Thanks to an arcade-type device, you can choose and control sequences from those video-ludic style movies. Paradoxically using both the very contemporary interactivity process and the old recording practice, the spectator can control the movements of the main actor turned into an avatar. The spectator can break the logical rhythm of the movie and lengthens the action using his joystick. He can delay the inescapable course of the sequence unit its end, both playing with and against time.
When machinimas are currently exploring video games to reproduce cinematics, Hold On, on the contrary, develops a playful and dynamic experience based on cinema.

Google Earth Movies project consists in a series of interactive adaptations of emblematic sequences extracted from famous movies, recreated and played in Google Earth. In this visualization software, which allows exploring the 3D world from many satellite sources – topographical and weather satellites – the original video camera movements are precisely transcribed in the original filming location and with the original soundtrack synchronized. Moreover, the software being interactive, a joystick may be used to manipulate the camera during the reading to observe the whole screen out landscape. Thus, it is a striking cinematographic experience that is given to us: the “objectivation” operated by Google Earth, presenting ghostly worlds emptied from any characters, allows to be focused on the framing and the editing of these well-known movies haunting our imagination. Putting these narrative sequences back in context establishes a true bridge between these cinematographic, physical and virtual spaces. The spectator is freed from the frame and from the territory; he is given a new space of time, a sort of intimate screen out, interrogating its link to the real and to fiction.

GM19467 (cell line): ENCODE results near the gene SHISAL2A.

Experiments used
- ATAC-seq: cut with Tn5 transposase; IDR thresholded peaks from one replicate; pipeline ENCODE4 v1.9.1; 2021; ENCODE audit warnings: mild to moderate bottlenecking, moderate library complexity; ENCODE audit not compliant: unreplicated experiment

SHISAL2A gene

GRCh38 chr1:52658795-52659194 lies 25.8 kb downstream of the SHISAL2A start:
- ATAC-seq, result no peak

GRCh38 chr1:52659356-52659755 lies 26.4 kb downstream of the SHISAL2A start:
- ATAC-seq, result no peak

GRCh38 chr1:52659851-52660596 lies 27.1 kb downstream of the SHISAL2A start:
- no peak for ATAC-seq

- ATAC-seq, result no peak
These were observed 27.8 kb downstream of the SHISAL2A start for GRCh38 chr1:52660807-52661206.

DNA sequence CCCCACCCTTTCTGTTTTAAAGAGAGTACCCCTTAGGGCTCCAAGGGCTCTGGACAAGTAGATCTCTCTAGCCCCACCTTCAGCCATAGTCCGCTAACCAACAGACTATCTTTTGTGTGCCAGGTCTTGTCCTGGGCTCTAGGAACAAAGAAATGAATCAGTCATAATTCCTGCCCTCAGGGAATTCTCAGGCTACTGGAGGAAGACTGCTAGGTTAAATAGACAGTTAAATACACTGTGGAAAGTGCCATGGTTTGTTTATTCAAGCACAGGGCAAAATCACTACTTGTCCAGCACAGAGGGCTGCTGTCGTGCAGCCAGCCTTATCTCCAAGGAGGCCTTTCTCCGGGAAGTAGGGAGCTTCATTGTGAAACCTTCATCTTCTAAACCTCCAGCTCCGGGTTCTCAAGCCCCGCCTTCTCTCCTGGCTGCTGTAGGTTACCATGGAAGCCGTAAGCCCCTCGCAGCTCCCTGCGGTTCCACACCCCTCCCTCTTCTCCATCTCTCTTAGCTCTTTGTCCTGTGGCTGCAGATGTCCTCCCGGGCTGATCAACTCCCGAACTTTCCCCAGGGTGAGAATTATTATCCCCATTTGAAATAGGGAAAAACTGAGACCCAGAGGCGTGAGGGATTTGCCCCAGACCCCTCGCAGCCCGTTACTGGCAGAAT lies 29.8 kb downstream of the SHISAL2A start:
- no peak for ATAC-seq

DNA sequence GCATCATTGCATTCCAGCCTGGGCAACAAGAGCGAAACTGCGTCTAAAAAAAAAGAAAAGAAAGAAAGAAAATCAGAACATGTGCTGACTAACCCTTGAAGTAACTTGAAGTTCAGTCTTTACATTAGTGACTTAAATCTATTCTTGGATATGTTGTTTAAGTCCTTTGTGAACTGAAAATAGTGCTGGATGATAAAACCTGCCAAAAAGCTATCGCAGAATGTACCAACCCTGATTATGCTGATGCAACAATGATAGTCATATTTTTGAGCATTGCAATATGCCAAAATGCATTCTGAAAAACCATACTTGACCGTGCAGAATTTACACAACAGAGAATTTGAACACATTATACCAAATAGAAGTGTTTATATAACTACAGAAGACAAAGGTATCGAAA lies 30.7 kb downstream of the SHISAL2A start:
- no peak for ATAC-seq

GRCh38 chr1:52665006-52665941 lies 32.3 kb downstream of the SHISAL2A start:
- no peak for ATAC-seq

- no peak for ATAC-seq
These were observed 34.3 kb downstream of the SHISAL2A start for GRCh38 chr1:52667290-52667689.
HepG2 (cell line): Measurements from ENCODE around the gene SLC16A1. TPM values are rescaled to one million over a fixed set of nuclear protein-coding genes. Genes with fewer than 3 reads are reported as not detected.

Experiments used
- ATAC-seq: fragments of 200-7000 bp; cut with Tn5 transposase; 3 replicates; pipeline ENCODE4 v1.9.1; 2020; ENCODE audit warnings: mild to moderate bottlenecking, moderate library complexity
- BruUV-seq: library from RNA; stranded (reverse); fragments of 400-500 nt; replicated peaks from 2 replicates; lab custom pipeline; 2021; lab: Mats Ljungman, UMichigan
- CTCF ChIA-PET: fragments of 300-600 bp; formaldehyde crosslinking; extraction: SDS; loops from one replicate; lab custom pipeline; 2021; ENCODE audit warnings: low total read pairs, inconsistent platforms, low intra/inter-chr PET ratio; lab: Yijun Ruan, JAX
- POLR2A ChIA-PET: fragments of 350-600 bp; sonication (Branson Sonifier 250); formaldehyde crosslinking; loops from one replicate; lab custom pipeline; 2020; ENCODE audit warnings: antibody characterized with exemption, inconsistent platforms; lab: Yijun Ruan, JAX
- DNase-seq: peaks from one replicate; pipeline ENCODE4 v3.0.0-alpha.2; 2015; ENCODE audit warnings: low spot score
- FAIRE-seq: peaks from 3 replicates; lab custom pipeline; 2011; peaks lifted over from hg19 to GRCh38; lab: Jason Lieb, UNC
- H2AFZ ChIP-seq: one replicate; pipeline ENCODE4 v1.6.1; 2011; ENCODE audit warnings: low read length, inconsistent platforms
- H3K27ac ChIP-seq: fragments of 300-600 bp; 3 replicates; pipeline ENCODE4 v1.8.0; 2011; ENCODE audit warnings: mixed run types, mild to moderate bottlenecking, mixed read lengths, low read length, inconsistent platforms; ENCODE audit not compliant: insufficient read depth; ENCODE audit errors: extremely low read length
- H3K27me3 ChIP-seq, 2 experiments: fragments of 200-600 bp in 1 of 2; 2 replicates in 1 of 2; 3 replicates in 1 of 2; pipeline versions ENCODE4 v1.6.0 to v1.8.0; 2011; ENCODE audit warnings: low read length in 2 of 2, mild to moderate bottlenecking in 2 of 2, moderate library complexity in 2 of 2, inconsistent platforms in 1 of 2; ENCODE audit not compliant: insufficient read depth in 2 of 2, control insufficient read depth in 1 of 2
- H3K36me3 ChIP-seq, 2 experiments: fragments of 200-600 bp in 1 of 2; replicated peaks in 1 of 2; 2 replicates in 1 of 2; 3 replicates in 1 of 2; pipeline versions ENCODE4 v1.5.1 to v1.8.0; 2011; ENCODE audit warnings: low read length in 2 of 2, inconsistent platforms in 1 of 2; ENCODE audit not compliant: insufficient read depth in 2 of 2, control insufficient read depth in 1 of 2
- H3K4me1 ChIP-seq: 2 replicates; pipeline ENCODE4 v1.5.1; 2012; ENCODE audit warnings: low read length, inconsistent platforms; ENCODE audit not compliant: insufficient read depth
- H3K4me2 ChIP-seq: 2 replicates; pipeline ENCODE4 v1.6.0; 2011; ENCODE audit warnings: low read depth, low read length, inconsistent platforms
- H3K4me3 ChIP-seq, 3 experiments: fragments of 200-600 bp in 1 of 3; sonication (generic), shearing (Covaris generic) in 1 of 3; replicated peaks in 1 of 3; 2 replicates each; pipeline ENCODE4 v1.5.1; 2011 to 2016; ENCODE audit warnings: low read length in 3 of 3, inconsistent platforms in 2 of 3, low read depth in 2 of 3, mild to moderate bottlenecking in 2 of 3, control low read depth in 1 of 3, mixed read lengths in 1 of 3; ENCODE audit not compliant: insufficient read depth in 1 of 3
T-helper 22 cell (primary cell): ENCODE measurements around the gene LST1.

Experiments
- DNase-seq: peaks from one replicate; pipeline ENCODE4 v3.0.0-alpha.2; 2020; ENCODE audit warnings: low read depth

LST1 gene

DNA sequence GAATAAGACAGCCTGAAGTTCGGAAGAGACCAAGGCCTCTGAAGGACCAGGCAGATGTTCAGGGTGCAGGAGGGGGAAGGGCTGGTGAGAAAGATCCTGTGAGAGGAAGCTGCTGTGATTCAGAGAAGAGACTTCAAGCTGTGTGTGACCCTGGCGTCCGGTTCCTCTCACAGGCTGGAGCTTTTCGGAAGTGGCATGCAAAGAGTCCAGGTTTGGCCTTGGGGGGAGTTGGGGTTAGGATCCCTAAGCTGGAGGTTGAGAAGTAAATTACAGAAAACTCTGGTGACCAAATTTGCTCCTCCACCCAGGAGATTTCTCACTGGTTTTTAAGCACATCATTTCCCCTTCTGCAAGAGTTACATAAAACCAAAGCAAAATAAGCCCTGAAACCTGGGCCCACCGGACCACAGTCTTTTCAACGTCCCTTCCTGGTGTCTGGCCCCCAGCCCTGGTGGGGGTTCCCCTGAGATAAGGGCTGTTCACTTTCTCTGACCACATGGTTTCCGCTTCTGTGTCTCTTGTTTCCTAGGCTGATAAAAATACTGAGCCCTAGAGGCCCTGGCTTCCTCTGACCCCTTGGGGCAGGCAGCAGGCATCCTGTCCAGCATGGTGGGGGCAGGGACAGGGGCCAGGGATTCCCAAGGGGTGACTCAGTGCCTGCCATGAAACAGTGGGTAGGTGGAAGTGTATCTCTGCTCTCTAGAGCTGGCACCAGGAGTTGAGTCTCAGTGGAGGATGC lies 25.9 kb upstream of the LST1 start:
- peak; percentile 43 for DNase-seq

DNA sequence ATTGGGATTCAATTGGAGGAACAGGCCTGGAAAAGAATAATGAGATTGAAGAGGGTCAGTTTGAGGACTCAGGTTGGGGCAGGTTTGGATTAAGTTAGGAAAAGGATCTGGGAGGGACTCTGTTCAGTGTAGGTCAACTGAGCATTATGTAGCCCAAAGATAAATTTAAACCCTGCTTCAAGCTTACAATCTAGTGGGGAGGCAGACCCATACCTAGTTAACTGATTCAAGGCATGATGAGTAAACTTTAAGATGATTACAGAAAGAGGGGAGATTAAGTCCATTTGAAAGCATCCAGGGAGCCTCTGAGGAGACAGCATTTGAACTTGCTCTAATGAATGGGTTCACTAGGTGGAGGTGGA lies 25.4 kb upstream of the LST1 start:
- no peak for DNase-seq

All the works above by Émilie Brout & Maxime Marion. Text and Images taken from their website.

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The Universal Tea Machine

August 30, 2012

“Universal Tea Machine” is a gargantuan cross between a tea-making device, a primitive computer and a pinball machine. As tall as a giraffe, as long as a double-decker bus and as colourful as a fun fair, the UTM is a playful new way to engage with London’s rich and vibrant history.